On Sun, 6 Aug 2006 14:55:26 -0400, you wrote:
>I went to my VoIP outgoing traffic shaping rule and made LAN the interface;
>rather then WAN as I had it. And I changed the direction to "in" rather
>then "out", which I used for the WAN interface.
>And I had control over my outgoing VoIP BW there also.
>Gee. which interface is best to use? WAN or LAN? To me it would seem to be
>more efficient to control the BW of my VoIP at the interface where it enters
It would be nice if all the rules could be referenced to one interface for
controlling both outgoing and incoming traffic but the nature of how the traffic
shaper is currently designed does not permit it. There are good reasons for
this and in most applications the current simplicity outweighs any
disadvantages. Just get used to having incoming rules reference the WAN
interface and outgoing rules reference the LAN interface.
The way I did it was to make two sets of rules. One set used the LAN interface
and controlled outgoing traffic. This is normally the more critical one because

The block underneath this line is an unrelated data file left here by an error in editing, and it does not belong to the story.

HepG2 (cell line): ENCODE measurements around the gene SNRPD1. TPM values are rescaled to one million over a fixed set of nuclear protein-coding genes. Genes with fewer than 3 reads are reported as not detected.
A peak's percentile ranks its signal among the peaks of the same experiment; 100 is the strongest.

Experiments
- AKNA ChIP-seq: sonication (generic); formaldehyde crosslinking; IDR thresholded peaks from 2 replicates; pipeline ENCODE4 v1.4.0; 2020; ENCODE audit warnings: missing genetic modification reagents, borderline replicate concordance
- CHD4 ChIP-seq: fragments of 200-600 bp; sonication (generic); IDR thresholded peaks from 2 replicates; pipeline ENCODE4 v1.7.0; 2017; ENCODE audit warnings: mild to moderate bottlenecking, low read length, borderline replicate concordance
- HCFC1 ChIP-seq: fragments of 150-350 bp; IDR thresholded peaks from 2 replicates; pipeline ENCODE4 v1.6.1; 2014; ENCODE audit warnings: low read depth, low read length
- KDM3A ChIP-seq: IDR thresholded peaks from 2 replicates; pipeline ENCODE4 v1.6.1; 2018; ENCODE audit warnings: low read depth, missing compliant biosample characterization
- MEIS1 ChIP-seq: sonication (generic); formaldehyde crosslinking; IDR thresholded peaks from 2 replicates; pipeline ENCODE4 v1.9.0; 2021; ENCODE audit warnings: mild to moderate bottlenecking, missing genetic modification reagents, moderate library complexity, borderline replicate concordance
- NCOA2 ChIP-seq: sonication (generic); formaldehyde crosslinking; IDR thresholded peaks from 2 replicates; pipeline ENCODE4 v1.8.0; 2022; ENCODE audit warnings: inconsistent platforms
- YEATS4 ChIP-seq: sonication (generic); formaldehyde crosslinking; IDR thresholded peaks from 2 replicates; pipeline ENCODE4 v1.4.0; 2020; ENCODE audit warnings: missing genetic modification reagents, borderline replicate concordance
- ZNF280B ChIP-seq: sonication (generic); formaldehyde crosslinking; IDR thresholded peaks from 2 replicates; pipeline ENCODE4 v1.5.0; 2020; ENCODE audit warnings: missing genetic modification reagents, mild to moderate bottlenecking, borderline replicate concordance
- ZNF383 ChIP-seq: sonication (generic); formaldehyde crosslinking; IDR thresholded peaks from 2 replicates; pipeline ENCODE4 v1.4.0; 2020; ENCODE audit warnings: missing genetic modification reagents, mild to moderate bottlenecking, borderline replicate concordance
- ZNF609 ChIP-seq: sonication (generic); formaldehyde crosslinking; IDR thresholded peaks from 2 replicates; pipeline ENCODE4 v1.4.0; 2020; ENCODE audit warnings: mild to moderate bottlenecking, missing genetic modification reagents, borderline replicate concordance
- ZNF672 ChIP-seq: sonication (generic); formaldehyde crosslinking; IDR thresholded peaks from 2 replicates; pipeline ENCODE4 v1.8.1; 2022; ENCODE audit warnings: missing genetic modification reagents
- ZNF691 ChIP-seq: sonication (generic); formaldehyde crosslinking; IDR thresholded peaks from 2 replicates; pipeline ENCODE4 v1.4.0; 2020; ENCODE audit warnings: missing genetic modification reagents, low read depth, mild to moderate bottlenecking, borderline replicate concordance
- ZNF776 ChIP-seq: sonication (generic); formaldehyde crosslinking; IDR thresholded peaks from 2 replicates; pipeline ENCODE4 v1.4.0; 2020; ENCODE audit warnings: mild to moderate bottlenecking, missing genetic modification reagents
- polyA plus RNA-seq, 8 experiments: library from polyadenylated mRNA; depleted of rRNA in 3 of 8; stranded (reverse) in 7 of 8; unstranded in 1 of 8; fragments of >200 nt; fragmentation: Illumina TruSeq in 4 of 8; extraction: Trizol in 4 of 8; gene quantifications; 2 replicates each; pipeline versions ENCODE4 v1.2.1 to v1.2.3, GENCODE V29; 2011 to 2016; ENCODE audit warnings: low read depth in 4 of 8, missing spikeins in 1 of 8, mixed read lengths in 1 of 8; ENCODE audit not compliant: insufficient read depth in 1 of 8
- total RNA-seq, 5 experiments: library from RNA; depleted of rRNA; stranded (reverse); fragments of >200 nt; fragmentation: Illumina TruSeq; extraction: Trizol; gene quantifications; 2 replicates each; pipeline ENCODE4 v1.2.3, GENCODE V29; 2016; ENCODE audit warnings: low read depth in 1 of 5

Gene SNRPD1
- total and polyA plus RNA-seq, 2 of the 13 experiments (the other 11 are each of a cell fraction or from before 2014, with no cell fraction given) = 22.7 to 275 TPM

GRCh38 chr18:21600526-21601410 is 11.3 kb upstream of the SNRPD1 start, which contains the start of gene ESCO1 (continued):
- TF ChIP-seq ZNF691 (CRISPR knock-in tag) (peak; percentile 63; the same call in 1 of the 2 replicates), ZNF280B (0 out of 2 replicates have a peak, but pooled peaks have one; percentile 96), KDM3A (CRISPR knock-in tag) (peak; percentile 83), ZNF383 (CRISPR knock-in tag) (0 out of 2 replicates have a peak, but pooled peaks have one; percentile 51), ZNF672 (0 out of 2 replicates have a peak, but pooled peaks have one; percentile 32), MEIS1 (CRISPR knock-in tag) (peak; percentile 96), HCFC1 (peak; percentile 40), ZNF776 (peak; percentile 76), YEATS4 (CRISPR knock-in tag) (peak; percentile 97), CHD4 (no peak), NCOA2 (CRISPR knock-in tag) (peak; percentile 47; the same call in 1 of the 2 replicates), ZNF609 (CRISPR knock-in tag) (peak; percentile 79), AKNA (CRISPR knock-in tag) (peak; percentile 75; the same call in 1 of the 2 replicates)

the physical upload throughput tends to be relatively low and it is much easier
to control since the packets originate on your side. The other set used the WAN
interface to control incoming traffic. Note that since you do not have direct
control over incoming traffic (it is sent and traverses your DSL connection
before you can delay or drop it) it is necessarily less effective. I found it
still worth doing though.
For the lowest latency you will need two separate sets of queues but VoIP may
work fine with just one. I never tested it enough to know before switching to
pfsense which I did for other reasons.